However, there is no official certification required for one to become a 401(k) plan administrator. This is why many companies contract it out or have an internal employee take care of it.

How a Plan Administrator Helps

So now we are clear on what a 401(k) plan is, and what a plan administrator does. What benefits do they provide you as an employee? Let’s take a look at a few key items.

They Give Retirement Planning Advice

We cannot stress enough how complicated the tax code is, much less a 401(k). People have a lot of questions about how they work. A simple Google search often yields IRS links that are not easy for the average person to digest.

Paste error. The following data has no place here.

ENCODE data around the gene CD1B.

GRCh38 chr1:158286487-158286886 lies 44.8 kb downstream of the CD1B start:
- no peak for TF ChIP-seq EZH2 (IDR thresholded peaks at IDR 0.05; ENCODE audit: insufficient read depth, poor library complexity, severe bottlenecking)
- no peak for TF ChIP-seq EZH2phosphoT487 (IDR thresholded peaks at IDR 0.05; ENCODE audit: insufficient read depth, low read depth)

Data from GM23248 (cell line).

An administrator’s primary role is to answer questions. More than that, they help employees plan out their retirement via 401(k).

They Help You File

With a 401(k), you pay taxes upon withdrawing from the account at retirement. This means you don’t pay any taxes as you are contributing. However, you still have to report it in April.

You don’t want to mess around with the IRS, so it’s key to do this right the first time. An administrator will make sure you have the right documents to report your 401(k).

They Avoid Over or Under-Paying

The IRS has a clearly defined contribution per year, regardless of income. This is what sets a 401(k) apart from an investment account. You can’t invest as much as you want even if you have the money.